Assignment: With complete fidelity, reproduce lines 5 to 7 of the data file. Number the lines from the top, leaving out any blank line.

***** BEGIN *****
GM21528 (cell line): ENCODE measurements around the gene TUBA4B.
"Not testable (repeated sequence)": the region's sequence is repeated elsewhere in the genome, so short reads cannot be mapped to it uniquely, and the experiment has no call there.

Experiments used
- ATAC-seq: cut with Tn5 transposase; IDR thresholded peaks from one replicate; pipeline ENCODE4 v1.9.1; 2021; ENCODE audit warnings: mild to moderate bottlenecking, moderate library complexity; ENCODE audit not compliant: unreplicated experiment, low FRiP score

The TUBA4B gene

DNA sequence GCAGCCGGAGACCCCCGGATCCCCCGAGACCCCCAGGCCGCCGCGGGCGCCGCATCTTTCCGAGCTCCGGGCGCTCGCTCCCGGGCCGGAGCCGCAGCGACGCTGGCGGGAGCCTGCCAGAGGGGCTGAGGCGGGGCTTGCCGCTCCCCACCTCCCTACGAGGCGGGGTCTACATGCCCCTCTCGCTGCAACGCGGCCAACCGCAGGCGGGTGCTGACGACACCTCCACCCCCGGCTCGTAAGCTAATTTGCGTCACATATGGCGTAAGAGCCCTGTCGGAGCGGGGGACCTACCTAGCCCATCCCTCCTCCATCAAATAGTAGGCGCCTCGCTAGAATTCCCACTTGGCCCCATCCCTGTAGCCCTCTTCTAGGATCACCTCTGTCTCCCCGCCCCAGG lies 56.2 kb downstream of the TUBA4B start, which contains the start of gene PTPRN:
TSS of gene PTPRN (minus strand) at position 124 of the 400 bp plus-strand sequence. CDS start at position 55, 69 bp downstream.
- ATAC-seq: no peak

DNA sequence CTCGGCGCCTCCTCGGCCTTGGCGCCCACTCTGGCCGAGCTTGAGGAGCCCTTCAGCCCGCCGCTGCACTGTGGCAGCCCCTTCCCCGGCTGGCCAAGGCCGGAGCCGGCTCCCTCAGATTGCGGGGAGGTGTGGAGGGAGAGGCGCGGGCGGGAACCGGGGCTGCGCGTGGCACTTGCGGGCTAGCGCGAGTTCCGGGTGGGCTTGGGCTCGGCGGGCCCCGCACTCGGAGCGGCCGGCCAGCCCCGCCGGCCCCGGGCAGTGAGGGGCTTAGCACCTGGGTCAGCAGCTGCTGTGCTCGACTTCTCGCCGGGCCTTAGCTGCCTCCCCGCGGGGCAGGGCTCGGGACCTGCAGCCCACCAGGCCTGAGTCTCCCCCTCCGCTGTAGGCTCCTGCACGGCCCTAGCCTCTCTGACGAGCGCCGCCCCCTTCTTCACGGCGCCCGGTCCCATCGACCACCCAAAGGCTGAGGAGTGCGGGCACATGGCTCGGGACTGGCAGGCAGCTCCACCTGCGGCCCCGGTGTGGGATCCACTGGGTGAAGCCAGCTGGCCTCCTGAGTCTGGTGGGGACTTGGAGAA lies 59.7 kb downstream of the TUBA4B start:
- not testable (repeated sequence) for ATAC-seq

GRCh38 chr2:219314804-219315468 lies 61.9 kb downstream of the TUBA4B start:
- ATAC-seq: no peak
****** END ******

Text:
The TUBA4B gene

DNA sequence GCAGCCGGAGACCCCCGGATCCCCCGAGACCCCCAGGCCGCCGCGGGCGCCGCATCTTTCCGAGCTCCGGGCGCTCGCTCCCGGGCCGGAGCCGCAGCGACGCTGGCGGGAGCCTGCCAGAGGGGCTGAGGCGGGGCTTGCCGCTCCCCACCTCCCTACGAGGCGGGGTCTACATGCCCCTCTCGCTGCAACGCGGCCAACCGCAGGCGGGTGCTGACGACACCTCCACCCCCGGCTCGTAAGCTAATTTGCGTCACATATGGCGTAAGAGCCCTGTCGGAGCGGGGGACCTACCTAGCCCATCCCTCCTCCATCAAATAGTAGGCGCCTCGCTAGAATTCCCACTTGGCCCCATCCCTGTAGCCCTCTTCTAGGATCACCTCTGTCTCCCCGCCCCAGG lies 56.2 kb downstream of the TUBA4B start, which contains the start of gene PTPRN:
TSS of gene PTPRN (minus strand) at position 124 of the 400 bp plus-strand sequence. CDS start at position 55, 69 bp downstream.